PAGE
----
On 12 Jan. 1702, two weeks into the spring session of Parliament, Evans took his seat in the House to begin an active parliamentary career. Of the 16 sessions that assembled during his tenure of Bangor, Evans attended all but four; during those 12, his attendance fell beneath 75 per cent on only two occasions. He failed to attend the 1704-5 session, that of 1709-10 which included the Sacheverell trial, the brief spring session in 1713 which saw the ratification of the peace of Utrecht, and the three week session in August 1714 after the death of Anne. While the House was in session, Evans’s comfortable material circumstances allowed him to live in his residences in Bloomsbury or Soho; he did not resume the lease of Bangor House in Shoe Lane which had been made by his predecessor Humphreys.23

Evans attended his first parliamentary session for 85 per cent of sittings. Amongst the various committees to which he was named was that to prepare for a conference with the Commons on the encouragement of privateers, a subject with echoes of his India days.24 On 26 Feb. 1702 he protested against the resolution to continue the Quaker Affirmation Act. He was at the House on 20 Oct. for the start of Anne’s first Parliament during which he attended 77 per cent of sittings. On 5 Nov. he preached at the Abbey and was thanked by the House the following day. Later in the session (on 12 Feb. 1703) William Nicolson, bishop of Carlisle, noted that Evans had not had the sermon printed, despite the request of the House.25 It appears that he never did so.

Evans’s attendance at Convocation in November 1702 attracted a vote of censure from the Lower House as he had not brought representatives of the diocesan lower clergy as his summons from the archbishop of Canterbury required.26 Nicolson thought the Lower House’s attitude to Evans ‘insolent’, but he also recorded the view of the high churchman William Moore, a representative of Oxford diocese, that Evans’s reply was ‘unmannerly’.27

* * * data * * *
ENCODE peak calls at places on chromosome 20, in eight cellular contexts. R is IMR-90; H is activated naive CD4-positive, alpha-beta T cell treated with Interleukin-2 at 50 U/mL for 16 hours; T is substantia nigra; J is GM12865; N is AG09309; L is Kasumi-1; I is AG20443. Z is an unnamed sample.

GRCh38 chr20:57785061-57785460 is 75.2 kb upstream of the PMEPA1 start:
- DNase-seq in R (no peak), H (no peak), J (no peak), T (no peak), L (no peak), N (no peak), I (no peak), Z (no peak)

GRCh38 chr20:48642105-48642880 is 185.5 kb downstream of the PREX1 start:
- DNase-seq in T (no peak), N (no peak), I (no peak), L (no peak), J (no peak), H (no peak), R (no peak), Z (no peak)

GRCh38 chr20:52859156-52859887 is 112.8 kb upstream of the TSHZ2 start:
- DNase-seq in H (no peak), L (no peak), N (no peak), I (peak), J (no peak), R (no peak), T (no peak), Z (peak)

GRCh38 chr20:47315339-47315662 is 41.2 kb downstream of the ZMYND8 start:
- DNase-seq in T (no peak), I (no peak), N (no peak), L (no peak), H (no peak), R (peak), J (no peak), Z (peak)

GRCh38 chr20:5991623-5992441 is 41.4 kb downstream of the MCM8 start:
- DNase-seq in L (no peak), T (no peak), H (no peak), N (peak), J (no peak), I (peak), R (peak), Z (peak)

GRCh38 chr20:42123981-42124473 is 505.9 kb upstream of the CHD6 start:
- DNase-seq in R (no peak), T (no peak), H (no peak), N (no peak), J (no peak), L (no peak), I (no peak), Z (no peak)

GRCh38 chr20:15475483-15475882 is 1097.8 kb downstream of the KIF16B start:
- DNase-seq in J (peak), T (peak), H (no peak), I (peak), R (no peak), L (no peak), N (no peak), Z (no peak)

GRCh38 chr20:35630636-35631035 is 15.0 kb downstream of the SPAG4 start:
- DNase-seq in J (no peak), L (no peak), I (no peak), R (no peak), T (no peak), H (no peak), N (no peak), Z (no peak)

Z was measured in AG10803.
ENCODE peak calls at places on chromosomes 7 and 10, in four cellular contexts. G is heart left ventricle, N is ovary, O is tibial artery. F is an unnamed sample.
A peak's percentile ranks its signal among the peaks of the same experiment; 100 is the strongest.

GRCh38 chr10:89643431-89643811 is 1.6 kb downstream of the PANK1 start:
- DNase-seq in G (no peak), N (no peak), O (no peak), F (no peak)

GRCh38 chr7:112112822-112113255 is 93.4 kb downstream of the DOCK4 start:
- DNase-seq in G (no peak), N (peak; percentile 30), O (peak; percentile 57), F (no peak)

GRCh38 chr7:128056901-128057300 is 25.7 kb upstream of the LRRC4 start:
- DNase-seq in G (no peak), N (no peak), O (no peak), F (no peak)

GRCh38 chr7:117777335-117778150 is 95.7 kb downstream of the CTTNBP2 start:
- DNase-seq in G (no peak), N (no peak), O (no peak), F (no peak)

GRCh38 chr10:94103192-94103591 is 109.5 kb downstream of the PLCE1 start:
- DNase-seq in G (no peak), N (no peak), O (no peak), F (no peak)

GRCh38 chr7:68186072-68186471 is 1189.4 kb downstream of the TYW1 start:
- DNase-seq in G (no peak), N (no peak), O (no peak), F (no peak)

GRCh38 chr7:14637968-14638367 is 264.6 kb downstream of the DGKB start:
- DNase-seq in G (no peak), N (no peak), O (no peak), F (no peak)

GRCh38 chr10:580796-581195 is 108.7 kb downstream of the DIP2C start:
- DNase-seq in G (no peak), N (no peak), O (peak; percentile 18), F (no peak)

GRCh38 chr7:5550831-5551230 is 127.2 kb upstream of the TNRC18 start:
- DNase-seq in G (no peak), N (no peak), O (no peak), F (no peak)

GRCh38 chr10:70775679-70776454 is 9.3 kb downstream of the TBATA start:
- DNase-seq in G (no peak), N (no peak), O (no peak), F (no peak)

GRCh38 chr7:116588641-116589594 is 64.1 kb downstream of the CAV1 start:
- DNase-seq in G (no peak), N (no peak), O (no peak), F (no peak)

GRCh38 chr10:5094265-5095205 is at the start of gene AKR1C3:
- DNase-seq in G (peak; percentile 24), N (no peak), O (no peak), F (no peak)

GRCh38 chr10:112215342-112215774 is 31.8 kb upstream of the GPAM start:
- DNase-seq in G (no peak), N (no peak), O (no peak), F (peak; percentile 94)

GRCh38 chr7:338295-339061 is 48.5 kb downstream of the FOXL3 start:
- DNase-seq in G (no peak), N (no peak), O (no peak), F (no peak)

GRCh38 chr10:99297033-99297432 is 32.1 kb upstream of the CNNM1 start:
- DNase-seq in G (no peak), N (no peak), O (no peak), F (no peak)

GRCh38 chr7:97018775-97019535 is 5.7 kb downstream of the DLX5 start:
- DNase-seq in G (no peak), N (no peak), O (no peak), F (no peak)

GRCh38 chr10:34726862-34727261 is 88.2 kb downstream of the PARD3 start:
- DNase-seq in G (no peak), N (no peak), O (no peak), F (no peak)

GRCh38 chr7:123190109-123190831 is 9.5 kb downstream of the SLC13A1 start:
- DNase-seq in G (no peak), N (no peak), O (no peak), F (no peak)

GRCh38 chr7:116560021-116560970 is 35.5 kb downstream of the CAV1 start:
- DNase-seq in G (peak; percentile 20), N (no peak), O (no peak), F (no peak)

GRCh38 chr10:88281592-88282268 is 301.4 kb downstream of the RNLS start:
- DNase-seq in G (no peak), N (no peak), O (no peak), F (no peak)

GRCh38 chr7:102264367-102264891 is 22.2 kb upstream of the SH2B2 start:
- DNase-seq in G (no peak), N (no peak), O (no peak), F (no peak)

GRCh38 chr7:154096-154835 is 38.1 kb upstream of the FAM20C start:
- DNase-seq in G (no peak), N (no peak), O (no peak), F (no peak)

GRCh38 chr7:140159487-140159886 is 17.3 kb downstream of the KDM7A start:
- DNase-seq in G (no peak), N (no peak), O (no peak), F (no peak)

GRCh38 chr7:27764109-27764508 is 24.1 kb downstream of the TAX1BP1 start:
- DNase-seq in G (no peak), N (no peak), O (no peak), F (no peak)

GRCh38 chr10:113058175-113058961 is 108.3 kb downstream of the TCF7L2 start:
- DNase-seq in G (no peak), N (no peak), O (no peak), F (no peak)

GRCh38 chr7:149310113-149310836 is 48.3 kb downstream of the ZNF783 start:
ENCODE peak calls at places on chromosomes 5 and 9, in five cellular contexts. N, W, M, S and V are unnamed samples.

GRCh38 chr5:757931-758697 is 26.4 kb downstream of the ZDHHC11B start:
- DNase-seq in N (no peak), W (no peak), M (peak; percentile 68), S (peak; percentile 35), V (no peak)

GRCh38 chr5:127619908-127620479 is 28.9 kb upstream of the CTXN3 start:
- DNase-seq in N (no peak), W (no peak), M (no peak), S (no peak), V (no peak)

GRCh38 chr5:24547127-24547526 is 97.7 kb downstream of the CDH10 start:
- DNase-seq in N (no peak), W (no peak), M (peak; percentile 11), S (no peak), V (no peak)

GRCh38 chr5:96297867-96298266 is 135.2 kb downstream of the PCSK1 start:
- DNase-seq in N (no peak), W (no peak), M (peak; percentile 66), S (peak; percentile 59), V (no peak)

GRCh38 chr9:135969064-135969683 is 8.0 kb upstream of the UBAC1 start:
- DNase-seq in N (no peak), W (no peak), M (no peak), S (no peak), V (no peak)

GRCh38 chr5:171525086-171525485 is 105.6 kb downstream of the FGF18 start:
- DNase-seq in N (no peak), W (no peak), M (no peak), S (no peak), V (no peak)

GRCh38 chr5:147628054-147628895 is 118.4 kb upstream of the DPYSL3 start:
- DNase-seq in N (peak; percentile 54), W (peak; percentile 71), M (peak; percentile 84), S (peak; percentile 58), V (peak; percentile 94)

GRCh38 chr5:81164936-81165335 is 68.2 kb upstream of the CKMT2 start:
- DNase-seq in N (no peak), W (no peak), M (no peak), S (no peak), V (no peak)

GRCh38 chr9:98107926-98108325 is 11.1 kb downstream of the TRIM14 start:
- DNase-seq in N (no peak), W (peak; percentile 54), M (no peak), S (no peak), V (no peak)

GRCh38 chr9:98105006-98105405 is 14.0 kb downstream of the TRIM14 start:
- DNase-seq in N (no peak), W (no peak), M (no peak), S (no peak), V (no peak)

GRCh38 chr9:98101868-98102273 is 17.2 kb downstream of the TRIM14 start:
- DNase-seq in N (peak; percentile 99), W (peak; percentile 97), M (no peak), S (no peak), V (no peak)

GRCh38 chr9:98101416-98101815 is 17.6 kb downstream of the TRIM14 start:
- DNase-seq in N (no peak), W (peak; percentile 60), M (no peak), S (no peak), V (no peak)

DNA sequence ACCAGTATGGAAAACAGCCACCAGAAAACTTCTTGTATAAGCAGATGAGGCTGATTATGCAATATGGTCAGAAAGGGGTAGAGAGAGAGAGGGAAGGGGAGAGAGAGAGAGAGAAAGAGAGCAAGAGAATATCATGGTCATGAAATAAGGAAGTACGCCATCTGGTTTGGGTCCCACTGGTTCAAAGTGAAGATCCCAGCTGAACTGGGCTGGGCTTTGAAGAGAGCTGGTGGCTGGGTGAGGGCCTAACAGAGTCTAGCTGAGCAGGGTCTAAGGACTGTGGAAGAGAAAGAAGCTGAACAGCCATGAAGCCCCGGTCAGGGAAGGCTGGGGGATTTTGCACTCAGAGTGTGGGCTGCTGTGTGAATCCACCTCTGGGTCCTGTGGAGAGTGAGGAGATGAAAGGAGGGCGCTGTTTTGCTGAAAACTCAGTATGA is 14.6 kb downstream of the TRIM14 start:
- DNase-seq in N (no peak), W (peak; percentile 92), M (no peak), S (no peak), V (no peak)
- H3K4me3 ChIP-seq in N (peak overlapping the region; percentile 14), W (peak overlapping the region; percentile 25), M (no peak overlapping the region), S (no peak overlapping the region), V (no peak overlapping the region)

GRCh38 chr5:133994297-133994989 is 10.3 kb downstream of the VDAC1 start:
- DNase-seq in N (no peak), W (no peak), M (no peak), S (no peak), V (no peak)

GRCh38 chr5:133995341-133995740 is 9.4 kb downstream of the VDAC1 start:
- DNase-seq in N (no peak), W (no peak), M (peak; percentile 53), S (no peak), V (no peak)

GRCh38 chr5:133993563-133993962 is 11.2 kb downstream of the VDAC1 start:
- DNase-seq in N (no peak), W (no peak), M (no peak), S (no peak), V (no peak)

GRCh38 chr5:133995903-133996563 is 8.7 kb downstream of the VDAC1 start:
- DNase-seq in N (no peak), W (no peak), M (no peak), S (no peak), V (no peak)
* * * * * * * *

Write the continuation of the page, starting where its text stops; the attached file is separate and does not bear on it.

Evans dined with Nicolson and Humphreys on 28 November 1702 to discuss the proposed legislation to combat occasional conformity; two Scottish peers, William Johnston, marquess of Annandale [S], and Thomas Livingston, viscount of Teviot [S], were also present. On 7 Dec. 1702, in the ‘grand debate’ and question on financial penalties, Evans and Nicolson voted against Thomas Tenison, archbishop of Canterbury, and six Whig bishops, and with the minority which included Tory bishops John Sharp, archbishop of York, Henry Compton, bishop of London, Thomas Sprat, bishop of Rochester, and Jonathan Trelawny, bishop of Exeter. He remained in London over Christmas and attended the St Stephen’s day dinner at Lambeth.28 Evans’s vote in the December division on occasional conformity presumably led Daniel Finch, 2nd earl of Nottingham, to list him as a ‘doubtful’ supporter of occasional conformity legislation. On 16 Jan. 1703 Evans duly voted for the Whig amendment to the bill. Three days later he registered his protest against clauses in the bill settling a revenue upon Prince George, of Denmark, duke of Cumberland should he survive the queen, to serve as Privy Councillor and to sit in the Lords, on the grounds that the grants were not laid before the House and that the ‘saving clauses’ potentially preferred ‘their payment before his’.

In about November 1703, Charles Spencer, 3rd earl of Sunderland (a Whig ally), correctly forecast that Evans would oppose a renewed attempt at occasional conformity legislation. On 9 Nov. Evans arrived for the first day of the session. He attended 90 per cent of sittings and was also named to the standing committees. Sunderland’s second forecast that month again listed Evans as a certain opponent of an occasional conformity bill. On 14 Dec. Evans duly voted against the measure, using (according to one source) Humphreys’ proxy.29 The claim is plausible given the relationship between the two bishops, but as the proxy book does not survive, cannot be confirmed. Evans attended the House until the end of the session on 3 Apr. 1704. He did not attend the autumn 1704 session and at a call of the House on 23 Nov., it was noted that he was excused. On 27 Nov. he entered his proxy in favour of Tenison (vacated at the end of the session on 14 Mar. 1705). In May 1705, despite Whig victories in much of England and Wales, parliamentary elections returned the Tories, Henry Bertie (son of James Bertie, earl of Abingdon) in Beaumaris, Richard Vaughan in Merioneth, and Richard Bulkeley, 4th Viscount Bulkeley [I], in Anglesey, all unlikely to have been favoured by Evans.30